Exposure site listing in Tasmania is set for a shake-up with the listing of casual-contact sites in the process of being scrapped.
State Public Health Director Dr Mark Veitch said the Public Health contact tracing team would be undertaking a "lighter touch" in regard to contact tracing because of the Omicron strain's reduced severity.
"We will be paying less of a focus on casual contacts, which means we won't be routinely listing casual contact sites," he said.
"If someone has been at a site, that might previously have been a classed as a casual contact site, we'll look at it carefully and decide whether it should be listed as a close contact site and if so manage it accordingly."
Dr Veitch said the decision came in the wake of last week's National Cabinet meeting and was means of making contact tracing "more sustainable".
He said the goal was to continue to achieve "good public health outcomes", but to not "disrupt all of society".
Dr Veitch described the contact tracing processes and how, if casual and low-risk sites were a significant part of the effort, a "very large proportion of the state" would soon be linked to a positive COVID case.
"We're going to fairly quickly move over the next week or two ... to a situation where we're principally focused on close-contacts and managing them actively, and we want all of Tasmania to realise that really wherever you are there is a small risk you could have encountered coronavirus in the past short while," he said.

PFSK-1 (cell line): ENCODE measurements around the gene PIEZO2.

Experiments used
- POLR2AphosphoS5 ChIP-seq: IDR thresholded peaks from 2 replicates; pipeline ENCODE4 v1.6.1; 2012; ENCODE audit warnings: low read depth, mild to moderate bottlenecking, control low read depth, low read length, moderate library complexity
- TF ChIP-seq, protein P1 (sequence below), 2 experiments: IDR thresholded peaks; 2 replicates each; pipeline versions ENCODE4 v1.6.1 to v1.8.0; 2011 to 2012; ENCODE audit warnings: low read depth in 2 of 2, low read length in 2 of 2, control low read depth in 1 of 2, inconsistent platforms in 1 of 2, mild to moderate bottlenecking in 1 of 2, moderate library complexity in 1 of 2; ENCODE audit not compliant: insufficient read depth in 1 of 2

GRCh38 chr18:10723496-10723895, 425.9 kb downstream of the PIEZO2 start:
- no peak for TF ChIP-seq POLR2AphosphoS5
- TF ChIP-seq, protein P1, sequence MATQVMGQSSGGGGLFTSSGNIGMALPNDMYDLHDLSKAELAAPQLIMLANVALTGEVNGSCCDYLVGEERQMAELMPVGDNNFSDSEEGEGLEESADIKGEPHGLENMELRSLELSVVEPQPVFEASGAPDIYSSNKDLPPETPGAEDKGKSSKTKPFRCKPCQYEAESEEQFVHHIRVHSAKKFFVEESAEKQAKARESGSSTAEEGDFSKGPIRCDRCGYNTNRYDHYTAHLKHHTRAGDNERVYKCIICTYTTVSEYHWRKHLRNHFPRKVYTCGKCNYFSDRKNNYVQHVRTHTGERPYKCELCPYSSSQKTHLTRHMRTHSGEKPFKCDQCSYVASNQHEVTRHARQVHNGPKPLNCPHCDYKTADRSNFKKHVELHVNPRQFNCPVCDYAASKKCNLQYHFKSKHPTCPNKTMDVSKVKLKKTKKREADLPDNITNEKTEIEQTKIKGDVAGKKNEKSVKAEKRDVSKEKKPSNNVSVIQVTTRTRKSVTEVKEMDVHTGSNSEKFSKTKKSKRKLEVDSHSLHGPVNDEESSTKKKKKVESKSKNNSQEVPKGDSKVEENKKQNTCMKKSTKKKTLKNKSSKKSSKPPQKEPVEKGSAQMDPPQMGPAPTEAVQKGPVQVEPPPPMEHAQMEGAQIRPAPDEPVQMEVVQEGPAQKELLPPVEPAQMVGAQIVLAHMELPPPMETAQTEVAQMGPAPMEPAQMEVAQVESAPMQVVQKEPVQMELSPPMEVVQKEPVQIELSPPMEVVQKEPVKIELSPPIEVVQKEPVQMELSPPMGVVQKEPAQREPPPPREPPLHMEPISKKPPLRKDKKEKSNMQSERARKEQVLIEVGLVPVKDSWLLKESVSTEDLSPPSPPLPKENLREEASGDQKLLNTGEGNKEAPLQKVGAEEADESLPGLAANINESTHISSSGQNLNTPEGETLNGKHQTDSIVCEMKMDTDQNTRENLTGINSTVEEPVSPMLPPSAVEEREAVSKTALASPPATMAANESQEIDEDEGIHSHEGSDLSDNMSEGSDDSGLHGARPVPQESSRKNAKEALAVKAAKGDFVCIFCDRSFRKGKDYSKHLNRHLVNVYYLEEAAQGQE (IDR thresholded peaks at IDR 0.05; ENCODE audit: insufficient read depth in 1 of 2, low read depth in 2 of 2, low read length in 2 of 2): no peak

"We want everyone in Tasmania to, in a sense, be aware that they could have been at a low-risk exposure site or even a casual exposure site at any time ... and if they get any symptoms, or become aware they've been close to someone who is a case, to get a test."
Despite the changes to contact tracing, and burgeoning COVID cases as a result of the highly transmissible, but less severe Omicron strain, Premier Peter Gutwein said he had faith in the systems in place.
"Systems are working as they should," he said.
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"In coming days as we work through this issue with low-risk and casual-contact sites, if there is a need to update we will provide that info as that advice is provided.
"Our plan remains the same. We manage this by taking sensible public health social measures, we managed this by getting a test if we're feeling unwell, and importantly isolating and not going and attending events."
Mr Gutwein said it was clear contact tracing across the country was "stretched", but did not say whether or not the casual-contact changes were a direct result of the state's contact tracing teams facing those pressures.
"We [took] on an external contract so that we had additional resources that we could draw from [for contact tracing]," he said.
"Obviously, though, right around the country at the moment, contact tracers are working very, very hard. But we'll utilise both Health Direct resources (the external contract) as we need them ... but also we've been training up additional contact tracers to ensure we've got a pool that we can draw from."
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